Feeding whole grains to broilers, especially wheat, remains a topic of interest among producers and nutritionists, worldwide, for obvious financial reasons. Nevertheless, there is considerable hesitation as nutritionists cannot easily calibrate the inherent imbalance in consumption between grain and the necessary supplement — or, in other words, we are still uncertain how much variation exists and what affects it. As is, many producers are willing to give it a try, and many have succeeded and continue with this practice.
A frequent question I receive from such avant-garde producers and their nutritionists is about the use of enzymes when cereals are being fed whole. Matters can be complicated when not all of the cereal allotment is fed as whole, but a part is included ground in the supplement.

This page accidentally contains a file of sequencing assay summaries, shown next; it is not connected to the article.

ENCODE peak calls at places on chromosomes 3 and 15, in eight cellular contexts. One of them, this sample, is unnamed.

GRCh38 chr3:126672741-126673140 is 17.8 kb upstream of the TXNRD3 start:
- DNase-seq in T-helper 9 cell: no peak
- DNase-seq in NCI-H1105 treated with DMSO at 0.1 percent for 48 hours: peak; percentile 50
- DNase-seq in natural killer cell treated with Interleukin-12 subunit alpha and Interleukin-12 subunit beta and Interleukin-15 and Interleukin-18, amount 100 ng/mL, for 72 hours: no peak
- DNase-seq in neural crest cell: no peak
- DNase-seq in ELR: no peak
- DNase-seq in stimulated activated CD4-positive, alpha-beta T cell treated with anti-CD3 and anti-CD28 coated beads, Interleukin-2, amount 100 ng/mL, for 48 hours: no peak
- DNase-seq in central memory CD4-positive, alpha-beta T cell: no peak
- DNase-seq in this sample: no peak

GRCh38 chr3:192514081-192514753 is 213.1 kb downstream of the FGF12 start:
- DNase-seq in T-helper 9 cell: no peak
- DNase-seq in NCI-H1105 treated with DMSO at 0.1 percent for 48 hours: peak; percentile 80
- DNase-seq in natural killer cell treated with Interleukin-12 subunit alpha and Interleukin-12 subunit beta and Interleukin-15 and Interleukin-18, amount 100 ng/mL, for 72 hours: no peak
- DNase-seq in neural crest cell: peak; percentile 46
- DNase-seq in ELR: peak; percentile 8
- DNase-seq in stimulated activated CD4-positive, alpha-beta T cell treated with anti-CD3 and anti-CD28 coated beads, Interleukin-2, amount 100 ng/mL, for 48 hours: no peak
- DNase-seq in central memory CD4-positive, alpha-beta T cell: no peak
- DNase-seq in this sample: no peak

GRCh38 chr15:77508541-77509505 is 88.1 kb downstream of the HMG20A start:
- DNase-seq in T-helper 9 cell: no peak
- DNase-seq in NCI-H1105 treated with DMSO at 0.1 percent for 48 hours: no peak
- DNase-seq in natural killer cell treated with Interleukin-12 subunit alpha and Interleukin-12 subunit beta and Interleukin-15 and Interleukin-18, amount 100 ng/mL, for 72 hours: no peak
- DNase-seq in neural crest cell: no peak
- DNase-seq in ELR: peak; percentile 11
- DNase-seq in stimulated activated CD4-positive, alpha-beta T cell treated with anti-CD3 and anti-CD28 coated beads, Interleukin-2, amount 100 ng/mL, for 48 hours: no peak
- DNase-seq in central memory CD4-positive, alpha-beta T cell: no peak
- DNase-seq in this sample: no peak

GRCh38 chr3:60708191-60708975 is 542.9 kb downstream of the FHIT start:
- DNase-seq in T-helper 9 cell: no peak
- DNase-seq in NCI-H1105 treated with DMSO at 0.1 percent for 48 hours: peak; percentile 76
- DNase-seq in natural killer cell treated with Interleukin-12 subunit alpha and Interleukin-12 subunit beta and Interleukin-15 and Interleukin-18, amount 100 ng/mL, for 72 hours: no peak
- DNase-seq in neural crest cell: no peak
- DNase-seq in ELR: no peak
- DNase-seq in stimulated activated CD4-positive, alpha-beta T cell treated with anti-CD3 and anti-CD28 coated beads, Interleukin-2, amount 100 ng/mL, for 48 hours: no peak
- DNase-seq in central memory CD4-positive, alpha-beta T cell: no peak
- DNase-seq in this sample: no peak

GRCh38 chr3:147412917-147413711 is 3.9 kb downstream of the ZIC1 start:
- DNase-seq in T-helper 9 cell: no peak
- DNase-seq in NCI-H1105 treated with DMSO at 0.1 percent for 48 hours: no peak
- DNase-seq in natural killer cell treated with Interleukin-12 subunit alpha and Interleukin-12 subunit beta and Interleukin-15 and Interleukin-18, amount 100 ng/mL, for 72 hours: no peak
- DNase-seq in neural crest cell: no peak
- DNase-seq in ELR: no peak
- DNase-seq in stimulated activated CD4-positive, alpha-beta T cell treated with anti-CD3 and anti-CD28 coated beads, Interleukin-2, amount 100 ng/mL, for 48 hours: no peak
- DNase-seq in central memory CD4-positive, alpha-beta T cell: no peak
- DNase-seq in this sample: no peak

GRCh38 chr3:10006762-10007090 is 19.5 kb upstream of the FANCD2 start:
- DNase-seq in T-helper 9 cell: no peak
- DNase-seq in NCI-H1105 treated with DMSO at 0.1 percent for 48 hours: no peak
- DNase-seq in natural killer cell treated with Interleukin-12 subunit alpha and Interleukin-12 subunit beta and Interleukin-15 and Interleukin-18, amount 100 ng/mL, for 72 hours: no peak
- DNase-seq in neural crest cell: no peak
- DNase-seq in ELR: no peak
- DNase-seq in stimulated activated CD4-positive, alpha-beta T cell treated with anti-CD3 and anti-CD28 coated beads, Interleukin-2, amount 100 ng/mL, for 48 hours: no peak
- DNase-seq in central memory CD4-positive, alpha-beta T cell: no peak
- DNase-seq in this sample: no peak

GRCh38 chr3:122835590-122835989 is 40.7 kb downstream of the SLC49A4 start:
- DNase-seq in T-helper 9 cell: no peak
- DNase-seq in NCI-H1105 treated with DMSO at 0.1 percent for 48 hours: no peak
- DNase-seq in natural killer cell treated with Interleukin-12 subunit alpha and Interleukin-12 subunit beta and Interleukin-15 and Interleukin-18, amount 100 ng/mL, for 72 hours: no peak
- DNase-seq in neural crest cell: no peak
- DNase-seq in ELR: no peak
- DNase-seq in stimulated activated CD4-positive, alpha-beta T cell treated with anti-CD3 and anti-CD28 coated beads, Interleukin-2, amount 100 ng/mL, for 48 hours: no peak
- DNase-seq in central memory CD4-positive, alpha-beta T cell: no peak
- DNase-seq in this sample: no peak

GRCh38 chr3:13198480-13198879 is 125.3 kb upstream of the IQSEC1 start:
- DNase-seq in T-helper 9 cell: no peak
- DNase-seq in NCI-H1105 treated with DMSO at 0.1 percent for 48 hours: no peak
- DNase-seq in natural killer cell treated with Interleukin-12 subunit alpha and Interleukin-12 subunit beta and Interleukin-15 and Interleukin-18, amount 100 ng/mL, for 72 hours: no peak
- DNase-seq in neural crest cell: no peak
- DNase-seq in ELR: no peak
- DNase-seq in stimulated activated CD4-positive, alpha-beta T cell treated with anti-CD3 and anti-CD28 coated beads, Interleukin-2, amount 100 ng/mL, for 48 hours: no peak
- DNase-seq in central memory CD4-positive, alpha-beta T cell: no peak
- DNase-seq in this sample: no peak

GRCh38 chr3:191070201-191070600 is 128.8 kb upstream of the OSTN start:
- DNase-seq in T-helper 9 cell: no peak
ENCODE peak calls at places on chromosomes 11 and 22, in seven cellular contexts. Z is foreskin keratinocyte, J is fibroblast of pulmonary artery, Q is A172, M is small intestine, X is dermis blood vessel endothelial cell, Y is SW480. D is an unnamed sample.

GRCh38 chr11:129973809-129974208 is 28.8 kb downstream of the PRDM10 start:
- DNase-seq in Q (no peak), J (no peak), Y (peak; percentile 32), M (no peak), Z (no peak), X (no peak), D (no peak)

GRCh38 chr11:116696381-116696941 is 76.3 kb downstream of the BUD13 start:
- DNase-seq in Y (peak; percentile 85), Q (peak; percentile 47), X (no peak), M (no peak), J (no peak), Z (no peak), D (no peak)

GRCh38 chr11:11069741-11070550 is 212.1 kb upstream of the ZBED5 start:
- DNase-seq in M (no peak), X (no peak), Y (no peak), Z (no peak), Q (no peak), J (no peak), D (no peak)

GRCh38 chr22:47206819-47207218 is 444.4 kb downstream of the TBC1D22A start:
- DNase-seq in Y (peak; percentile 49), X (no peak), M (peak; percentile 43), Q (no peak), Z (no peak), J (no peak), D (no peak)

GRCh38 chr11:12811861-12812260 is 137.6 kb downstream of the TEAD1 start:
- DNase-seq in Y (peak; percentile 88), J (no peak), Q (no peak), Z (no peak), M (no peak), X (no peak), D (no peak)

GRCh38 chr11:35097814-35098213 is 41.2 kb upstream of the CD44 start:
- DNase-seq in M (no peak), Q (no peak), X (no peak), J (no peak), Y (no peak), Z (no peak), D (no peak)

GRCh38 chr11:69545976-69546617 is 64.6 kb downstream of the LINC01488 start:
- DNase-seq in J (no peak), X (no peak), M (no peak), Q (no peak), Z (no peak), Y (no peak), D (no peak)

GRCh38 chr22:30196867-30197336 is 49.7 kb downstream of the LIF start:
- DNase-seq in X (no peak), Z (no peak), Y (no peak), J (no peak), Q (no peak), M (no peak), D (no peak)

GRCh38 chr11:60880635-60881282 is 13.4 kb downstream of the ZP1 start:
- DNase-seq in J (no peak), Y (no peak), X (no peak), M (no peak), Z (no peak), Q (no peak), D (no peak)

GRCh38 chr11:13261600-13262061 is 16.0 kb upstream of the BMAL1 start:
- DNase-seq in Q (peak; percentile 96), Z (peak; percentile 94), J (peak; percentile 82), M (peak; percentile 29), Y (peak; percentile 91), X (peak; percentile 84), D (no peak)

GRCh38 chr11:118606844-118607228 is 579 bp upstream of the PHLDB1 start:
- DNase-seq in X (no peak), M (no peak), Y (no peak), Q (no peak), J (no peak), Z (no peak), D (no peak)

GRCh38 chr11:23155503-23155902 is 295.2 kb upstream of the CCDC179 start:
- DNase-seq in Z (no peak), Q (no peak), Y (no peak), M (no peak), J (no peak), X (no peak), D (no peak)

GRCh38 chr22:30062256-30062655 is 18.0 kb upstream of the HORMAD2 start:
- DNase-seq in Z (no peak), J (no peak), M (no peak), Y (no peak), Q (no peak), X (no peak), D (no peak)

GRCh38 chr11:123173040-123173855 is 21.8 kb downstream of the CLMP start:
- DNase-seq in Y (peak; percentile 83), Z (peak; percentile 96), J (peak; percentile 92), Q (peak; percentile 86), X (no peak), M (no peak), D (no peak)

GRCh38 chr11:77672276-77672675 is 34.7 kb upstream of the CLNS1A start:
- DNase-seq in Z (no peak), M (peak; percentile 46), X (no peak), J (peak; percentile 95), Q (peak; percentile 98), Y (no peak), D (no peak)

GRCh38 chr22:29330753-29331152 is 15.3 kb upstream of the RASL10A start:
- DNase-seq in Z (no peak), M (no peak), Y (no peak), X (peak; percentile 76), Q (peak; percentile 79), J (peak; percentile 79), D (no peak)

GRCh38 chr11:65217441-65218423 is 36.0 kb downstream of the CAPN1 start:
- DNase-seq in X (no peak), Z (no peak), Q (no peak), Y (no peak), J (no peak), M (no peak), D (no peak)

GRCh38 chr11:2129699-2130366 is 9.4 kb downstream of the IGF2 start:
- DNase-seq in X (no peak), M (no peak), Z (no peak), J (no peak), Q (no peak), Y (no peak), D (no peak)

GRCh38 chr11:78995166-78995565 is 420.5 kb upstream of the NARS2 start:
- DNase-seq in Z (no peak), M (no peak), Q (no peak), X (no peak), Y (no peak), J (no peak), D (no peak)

The first question that we need to have a clear answer about is whether enzymes continue to work (at all) when cereals are fed whole. And this does not only include the usual suspects, such as NSP enzymes (xylanases and beta-glucanases), but also phytase and even the newer ones like proteases and cellulases. The thinking is that the whole cereals are likely to be consumed at different times than the supplement, and if there is not sufficient mixing between the two in the gut, then why use an expensive additive?
The second question is whether the recommended dosage that was obviously established using ground cereals in trials can be sufficient when cereals are being fed whole. Do we need to increase, decrease or partially allot enough enzymes for the ground cereal part?
Perhaps to those with great experience in the practice of whole-cereal feeding and those who work with enzymes, such questions appear naïve and the answers are obvious, but I will disagree on many fronts with such a notion.
I invite the experts to offer their knowledge to the benefit of us all.